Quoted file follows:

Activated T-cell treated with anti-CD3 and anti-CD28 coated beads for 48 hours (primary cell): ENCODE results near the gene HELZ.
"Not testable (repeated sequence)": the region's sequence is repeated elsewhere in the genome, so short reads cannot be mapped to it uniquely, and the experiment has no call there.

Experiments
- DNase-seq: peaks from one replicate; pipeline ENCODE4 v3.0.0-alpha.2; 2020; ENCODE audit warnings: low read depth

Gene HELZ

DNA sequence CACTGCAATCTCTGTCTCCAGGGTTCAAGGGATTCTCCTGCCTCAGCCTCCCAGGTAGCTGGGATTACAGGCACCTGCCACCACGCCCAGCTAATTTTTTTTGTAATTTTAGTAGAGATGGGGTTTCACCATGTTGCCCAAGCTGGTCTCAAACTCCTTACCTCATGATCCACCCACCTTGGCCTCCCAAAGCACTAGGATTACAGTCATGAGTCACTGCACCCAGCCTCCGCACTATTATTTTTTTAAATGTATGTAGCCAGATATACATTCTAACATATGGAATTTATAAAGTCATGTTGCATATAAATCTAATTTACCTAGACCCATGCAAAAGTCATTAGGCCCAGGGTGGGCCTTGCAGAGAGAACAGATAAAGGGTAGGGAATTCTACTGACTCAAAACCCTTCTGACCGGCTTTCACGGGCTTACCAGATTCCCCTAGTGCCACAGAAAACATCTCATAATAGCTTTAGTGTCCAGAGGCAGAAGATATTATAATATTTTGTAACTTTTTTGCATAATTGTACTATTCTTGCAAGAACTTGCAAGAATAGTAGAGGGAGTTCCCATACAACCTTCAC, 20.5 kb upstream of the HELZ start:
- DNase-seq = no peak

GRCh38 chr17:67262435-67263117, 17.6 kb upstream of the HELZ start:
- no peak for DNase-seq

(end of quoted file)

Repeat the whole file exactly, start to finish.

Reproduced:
Activated T-cell treated with anti-CD3 and anti-CD28 coated beads for 48 hours (primary cell): ENCODE results near the gene HELZ.
"Not testable (repeated sequence)": the region's sequence is repeated elsewhere in the genome, so short reads cannot be mapped to it uniquely, and the experiment has no call there.

Experiments
- DNase-seq: peaks from one replicate; pipeline ENCODE4 v3.0.0-alpha.2; 2020; ENCODE audit warnings: low read depth

Gene HELZ

DNA sequence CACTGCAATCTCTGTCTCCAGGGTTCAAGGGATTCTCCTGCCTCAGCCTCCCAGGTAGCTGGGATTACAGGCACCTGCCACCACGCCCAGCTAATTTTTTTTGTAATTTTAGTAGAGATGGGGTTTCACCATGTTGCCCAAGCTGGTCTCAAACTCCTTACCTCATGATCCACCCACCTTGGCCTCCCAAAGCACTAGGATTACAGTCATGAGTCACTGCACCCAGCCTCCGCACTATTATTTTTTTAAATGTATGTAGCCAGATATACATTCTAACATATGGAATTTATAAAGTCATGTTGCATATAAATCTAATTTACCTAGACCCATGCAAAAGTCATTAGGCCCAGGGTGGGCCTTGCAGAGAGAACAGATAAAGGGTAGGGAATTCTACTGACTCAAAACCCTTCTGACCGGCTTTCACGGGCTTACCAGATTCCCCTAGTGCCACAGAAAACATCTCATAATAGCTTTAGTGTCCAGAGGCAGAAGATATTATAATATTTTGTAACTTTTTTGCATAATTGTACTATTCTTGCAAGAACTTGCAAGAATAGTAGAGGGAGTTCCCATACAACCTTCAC, 20.5 kb upstream of the HELZ start:
- DNase-seq = no peak

GRCh38 chr17:67262435-67263117, 17.6 kb upstream of the HELZ start:
- no peak for DNase-seq